Some challenges to overcome: Keeping the LCD clean, considering what the door of my microwave looks like, and if it's wi-fi enabled, overcoming the RF conflict, since microwaves and 802.11b/g use the same frequency band,

Saturday, May 14, 2005

The Coderoom 2

Episode 2 of The Coderoom is now out. I watched it on TheServerSide.NET, who was the first to host it. In this episode, a group of developers must make a bluetooth-enabled application to more or less simulate interaction that a shopper might have in a shopping mall (i.e., be able to view specials going on in the stores via your phone).

The show gives face-time to Rory Blyth, who serves as the MSDN dude that accompanies each episode (or at least, that's been the trend so far). Rory was the co-host of .NET Rocks for 50 episodes, but got too busy when he started working for The Man, and had to relinquish his title!

And speaking of TheServerSide.NET, I just found this site today. My company, which is primarily a Java shop, has sent out broadcast emails before referring to content on TheServerSide.COM. I glanced over that site, and had wished that there was a .NET equivilent, especially since you can get free ebooks, etc. Come to find out, there is an equivilent, just a TLD away!

Friday, May 13, 2005

.NET Rocks!

Yeah, I know, it's 112 episodes into the series at this point, but I've been listening to old episodes of Carl Franklin's .NET Rocks! internet radio talk show focusing on .NET technologies (thank you MSDN for putting all of the first 100 episodes on the spring DVD). I find Carl pretty entertaining, as well as the collection of regulars and featured guests that participate. I was already familiar with Carl's work as the author of Visual Basic 4.0 Internet Programming, which is one of the few technical books that I actually own. Since it's VB4 technology, that's kind of dating myself a little bit (but not as much as stating that I used VB3 professionally for a year or more before VB4 came out!).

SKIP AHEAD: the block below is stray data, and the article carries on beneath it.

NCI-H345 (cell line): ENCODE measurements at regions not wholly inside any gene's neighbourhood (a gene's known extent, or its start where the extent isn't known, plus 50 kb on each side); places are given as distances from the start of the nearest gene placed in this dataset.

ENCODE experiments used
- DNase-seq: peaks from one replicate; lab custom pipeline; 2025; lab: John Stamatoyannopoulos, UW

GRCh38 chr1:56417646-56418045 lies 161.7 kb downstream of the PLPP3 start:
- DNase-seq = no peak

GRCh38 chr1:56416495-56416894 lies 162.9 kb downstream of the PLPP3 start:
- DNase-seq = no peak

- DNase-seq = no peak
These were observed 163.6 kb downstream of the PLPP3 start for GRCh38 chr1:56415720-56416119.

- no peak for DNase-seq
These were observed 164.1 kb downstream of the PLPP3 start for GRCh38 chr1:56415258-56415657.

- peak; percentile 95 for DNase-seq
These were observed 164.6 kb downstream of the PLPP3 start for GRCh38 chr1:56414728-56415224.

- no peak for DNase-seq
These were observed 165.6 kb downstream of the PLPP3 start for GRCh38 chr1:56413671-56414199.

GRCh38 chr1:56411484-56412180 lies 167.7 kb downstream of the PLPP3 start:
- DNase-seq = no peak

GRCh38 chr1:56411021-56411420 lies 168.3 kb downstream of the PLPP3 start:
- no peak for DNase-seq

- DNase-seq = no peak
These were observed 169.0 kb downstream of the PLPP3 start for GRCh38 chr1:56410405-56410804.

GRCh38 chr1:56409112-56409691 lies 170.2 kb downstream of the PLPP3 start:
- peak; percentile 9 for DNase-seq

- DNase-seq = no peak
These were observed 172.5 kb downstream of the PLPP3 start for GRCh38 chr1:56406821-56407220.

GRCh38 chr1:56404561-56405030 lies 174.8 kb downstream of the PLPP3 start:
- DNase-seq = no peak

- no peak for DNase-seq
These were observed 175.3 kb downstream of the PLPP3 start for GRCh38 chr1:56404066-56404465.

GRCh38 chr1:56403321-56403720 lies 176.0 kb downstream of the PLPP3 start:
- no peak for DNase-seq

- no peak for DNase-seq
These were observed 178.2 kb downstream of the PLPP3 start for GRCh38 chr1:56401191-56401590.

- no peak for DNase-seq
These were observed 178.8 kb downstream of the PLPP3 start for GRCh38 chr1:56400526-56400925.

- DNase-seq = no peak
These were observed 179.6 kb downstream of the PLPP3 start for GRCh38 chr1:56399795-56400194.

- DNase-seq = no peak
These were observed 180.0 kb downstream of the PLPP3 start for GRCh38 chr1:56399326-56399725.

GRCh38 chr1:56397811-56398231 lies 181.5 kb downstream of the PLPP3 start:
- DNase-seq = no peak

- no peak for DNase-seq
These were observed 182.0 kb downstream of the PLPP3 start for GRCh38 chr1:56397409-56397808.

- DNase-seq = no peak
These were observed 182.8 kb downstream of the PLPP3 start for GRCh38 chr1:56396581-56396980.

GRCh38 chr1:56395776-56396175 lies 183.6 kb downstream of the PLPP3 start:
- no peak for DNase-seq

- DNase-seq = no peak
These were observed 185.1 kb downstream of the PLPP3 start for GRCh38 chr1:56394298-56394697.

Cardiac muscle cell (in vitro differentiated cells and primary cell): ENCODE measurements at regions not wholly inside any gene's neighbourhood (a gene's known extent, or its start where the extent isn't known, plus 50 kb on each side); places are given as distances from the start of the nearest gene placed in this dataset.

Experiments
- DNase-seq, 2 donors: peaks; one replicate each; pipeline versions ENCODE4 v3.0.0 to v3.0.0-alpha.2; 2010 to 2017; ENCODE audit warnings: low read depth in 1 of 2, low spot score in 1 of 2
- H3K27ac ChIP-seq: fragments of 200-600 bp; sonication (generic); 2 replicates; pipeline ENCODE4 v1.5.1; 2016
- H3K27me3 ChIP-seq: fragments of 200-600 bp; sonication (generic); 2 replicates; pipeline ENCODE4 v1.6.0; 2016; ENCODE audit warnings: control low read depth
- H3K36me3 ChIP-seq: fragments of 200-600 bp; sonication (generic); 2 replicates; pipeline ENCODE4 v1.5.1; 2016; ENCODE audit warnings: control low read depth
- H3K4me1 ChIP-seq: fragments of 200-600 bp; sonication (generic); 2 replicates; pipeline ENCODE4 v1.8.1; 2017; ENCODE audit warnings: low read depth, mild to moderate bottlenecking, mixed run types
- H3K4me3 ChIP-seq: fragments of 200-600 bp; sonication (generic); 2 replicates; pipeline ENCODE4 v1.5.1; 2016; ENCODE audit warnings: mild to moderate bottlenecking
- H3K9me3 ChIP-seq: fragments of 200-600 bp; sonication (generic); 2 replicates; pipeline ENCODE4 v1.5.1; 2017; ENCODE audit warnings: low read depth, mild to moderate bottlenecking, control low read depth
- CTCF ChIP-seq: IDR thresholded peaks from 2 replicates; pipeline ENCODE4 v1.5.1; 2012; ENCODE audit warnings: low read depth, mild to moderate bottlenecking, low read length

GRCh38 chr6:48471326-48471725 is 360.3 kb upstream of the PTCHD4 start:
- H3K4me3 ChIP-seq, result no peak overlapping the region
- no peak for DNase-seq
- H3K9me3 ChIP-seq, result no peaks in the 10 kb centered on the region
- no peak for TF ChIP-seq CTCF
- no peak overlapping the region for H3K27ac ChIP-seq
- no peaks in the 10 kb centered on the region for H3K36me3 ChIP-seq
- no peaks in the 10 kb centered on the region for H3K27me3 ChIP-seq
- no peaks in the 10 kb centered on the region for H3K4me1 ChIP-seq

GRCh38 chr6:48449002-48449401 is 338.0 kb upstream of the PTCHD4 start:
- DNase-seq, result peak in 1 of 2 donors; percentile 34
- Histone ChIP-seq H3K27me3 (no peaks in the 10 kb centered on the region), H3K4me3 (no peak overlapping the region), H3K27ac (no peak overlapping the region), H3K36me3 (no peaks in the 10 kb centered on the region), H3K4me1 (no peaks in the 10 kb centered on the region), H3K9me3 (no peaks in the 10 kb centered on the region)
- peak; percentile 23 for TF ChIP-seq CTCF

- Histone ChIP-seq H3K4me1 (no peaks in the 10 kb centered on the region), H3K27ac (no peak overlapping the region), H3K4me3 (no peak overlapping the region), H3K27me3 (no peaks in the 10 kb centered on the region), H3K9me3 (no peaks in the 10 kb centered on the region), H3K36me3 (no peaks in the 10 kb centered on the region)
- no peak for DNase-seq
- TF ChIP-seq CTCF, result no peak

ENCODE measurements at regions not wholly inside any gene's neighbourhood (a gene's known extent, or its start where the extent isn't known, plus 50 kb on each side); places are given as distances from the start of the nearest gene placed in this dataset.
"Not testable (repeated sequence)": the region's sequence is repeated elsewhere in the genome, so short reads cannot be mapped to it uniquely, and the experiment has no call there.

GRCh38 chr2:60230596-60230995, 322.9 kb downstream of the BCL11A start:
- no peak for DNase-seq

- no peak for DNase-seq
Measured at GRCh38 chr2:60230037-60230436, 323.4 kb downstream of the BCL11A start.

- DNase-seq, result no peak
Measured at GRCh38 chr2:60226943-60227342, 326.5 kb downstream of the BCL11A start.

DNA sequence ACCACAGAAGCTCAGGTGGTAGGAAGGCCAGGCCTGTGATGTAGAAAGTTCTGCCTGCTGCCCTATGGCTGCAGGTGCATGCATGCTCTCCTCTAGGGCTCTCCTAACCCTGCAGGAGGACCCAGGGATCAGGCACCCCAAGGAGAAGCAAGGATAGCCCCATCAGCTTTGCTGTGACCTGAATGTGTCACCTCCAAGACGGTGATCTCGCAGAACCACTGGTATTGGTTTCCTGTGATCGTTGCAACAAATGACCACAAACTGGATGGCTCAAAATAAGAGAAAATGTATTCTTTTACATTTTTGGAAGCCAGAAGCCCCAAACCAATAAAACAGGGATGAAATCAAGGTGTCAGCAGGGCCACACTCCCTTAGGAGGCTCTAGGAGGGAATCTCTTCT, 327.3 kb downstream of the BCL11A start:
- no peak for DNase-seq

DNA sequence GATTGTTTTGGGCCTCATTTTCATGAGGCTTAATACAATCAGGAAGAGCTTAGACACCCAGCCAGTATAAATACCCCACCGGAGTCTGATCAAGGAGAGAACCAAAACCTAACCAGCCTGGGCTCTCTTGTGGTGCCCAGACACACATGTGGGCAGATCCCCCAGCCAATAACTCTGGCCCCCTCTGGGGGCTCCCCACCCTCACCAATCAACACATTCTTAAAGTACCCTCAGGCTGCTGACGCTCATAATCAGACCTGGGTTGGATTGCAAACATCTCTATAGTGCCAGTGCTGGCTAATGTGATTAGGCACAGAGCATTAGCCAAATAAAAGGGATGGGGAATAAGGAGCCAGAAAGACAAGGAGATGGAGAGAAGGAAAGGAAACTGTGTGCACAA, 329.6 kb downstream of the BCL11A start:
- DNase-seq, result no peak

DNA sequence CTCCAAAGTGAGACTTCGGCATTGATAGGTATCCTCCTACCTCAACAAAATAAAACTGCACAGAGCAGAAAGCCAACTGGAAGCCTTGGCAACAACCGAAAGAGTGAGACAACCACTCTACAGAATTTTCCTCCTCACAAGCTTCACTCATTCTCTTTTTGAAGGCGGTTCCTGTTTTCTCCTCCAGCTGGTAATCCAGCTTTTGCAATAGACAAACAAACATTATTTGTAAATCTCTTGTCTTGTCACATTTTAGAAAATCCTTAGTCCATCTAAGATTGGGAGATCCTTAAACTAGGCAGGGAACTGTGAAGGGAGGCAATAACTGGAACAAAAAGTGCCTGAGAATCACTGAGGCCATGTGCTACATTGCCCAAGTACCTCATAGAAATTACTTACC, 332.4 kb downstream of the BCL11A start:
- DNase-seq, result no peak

Great way to make it through a monotonous workday, as well as being introduced to the major players in the .NET world (whether employed by MS or not).

Tuesday, May 03, 2005

Great Way to Learn Assembly

I don't program in Assembly language on a regular basis, but every now and then, I get the opportunity to play with microcontrollers or other devices that require knowledge of assembly and/or machine code.

Being a high-level developer (VB, Java, C#), it's both interesting and extremely confusing to work at the machine's level. But, I found that a great way to teach myself a new assembly language is to actually write an emulator (simulator) in the high-level language to execute real/compiled machine code.

For instance, in the past, I wrote a simulator for the TMS370 microcontroller because I needed to learn its assembly language to write some serial I/O routines.

A better example for this audience might be to create an emulator for the Z80 microprocessor, simply because there's a lot of real-world programs that you can run (i.e., "Donkey Kong" arcade game used the Z80). Of course, emulating arcade machines involves more than just simulating the CPU and memory--you also need to emulate the graphics system in order to "see" if your CPU emulation is working correctly or not.

But, my point is simple--by forcing yourself to implement each opcode as part of an emulator, including all the different addressing variations, you will truly understand how the opcodes work. And, if you get stuck, you could always check the MAME source code (which emulates a multitude of popular CPUs).

Try it, if you dare! (btw--I'm toying with this very same idea for a book, if I can find the time....damn, I hate working so much).